Soil quality in Life Cycle Assessment: Towards development of an indicator.
Garrigues, E., Corson, M.S., Angers, D.A., van der Werf, H.M.G., and Walter, C. (2012). "Soil quality in Life Cycle Assessment: Towards development of an indicator.", Ecological Indicators, 18(1), pp. 434-442. doi : 10.1016/j.ecolind.2011.12.014 Access to full text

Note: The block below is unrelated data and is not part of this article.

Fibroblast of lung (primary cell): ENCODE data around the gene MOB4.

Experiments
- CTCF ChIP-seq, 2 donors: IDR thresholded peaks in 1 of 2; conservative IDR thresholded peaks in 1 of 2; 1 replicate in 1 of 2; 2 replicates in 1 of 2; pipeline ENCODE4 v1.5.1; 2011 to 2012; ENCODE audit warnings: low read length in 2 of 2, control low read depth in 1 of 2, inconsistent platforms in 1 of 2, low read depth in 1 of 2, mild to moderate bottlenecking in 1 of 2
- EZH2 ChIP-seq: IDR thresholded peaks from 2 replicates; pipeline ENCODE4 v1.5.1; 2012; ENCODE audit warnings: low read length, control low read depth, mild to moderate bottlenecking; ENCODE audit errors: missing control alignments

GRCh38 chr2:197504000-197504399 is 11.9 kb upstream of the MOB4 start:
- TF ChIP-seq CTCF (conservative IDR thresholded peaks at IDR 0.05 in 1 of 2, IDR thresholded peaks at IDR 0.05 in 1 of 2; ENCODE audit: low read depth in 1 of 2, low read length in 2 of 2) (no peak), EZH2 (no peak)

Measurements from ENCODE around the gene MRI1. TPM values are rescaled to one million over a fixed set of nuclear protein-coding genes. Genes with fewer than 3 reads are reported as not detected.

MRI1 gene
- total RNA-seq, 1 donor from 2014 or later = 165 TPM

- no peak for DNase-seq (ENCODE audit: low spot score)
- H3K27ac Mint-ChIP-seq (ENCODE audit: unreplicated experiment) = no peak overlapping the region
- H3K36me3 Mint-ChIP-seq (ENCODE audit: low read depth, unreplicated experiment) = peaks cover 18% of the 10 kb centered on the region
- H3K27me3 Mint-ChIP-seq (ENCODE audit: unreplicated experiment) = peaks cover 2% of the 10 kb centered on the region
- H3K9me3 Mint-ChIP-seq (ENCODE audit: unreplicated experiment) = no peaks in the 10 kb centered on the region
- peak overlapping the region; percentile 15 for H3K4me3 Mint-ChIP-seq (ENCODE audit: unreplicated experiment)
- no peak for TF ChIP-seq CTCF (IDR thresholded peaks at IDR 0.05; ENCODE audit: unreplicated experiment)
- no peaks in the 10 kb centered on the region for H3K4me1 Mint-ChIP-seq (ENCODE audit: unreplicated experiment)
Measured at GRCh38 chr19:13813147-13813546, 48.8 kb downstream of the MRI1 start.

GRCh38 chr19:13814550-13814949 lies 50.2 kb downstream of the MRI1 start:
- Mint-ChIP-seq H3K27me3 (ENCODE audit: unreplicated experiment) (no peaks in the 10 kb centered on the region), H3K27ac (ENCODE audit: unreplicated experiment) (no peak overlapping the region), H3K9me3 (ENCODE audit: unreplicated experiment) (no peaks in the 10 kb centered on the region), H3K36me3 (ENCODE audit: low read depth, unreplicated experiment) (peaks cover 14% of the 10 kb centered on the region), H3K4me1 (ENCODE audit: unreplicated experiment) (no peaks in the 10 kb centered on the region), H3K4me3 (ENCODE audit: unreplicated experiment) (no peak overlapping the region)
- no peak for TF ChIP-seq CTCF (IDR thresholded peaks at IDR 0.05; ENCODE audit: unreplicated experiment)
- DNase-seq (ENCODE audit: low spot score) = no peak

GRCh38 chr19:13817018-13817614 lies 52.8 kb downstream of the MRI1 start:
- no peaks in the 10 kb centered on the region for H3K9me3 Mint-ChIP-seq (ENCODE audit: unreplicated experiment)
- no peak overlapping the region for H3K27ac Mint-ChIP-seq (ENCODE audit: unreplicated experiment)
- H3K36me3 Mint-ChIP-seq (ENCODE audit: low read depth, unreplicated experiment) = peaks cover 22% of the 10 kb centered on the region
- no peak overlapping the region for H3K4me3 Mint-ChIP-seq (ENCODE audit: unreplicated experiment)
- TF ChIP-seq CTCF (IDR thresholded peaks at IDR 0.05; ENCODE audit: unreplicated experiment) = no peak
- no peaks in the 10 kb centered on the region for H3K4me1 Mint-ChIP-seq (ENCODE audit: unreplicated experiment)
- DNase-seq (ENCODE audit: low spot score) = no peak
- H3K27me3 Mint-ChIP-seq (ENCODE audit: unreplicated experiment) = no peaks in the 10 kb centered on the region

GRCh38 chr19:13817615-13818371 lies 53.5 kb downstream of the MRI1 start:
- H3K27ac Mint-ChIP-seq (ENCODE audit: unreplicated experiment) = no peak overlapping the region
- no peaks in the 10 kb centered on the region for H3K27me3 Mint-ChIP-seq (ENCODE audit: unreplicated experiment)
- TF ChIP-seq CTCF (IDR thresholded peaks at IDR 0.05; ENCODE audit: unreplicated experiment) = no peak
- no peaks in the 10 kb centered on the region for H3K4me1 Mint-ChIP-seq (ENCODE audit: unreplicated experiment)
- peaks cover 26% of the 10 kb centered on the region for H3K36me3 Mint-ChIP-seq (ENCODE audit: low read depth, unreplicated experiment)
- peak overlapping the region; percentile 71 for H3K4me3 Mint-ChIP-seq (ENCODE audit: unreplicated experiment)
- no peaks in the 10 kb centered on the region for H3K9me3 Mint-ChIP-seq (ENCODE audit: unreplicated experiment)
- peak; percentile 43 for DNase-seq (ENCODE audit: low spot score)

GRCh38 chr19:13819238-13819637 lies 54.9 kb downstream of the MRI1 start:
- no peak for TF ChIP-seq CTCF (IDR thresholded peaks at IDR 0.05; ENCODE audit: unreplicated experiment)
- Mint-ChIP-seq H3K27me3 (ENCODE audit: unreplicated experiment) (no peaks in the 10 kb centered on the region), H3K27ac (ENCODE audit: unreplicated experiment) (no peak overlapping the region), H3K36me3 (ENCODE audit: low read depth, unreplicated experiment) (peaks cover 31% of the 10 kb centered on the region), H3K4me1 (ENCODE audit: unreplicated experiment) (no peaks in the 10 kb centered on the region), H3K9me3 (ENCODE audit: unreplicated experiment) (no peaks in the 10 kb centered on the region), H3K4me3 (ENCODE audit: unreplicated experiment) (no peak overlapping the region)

Soils are an essential resource in both managed and natural systems, and maintaining soil quality is critical to the development of sustainable development of human activities, in particular agriculture. The assessment of impacts of human activities on soil quality needs a universal practical approach that can be incorporated in global environmental assessments. But so far, no synthetic indicators have been proposed that would combine the main soil characteristics in a simple formula valid for all types of soils and climates. The existence of numerous interrelated soil characteristics and their complex interactions with agricultural practices has postponed development of a universal soil-quality impact indicator in environmental assessment, especially in Life Cycle Assessment (LCA). LCA is an internationally normalized method widely used to evaluate potential impacts of products. The inability to represent impacts on soil quality remains one of the unresolved problems in LCA because of soil’s spatial and temporal variability and the complex interactions between soil properties. It is crucial to consider soil quality in the environmental assessment of products, especially those with a majority of their life cycle in biological processes (such as agriculture and forestry). After presenting a general overview of the soil quality concept, we review the existing LCA approaches that consider soil quality in their inventory and impact-assessment phases, and outline the challenges to refining soil quality impacts in LCA. These challenges include estimation of complex soil quality impacts that depend on fluctuating soil characteristics, consideration of both on-site and off-site agricultural soils, and aggregation of impacts both spatially and temporally. The inventory items describing soil quality can be soil properties, functions or processes (e.g., erosion, compaction). Their quantification implies that they be (1) relevant for calculating impacts on soil quality, (2) related to one or more functional units, (3) as accurate as possible and (4) calculated with available data at a global scale. Inventory items based on processes fulfill these four needs and can be considered as midpoint indicators in LCA. Furthermore, indicators based on processes allow an incremental improvement of the method through the inclusion of new impacts. Efforts first must focus on developing robust impact indicators for individual soil processes before attempting to aggregate them into a single indicator. Nonetheless, several aggregation approaches are presented. The appropriate level of complexity and comprehensiveness for assessing impacts on soil quality should result from a compromise between oversimplified and overcomplicated descriptions of the multiple functions and properties of soils.
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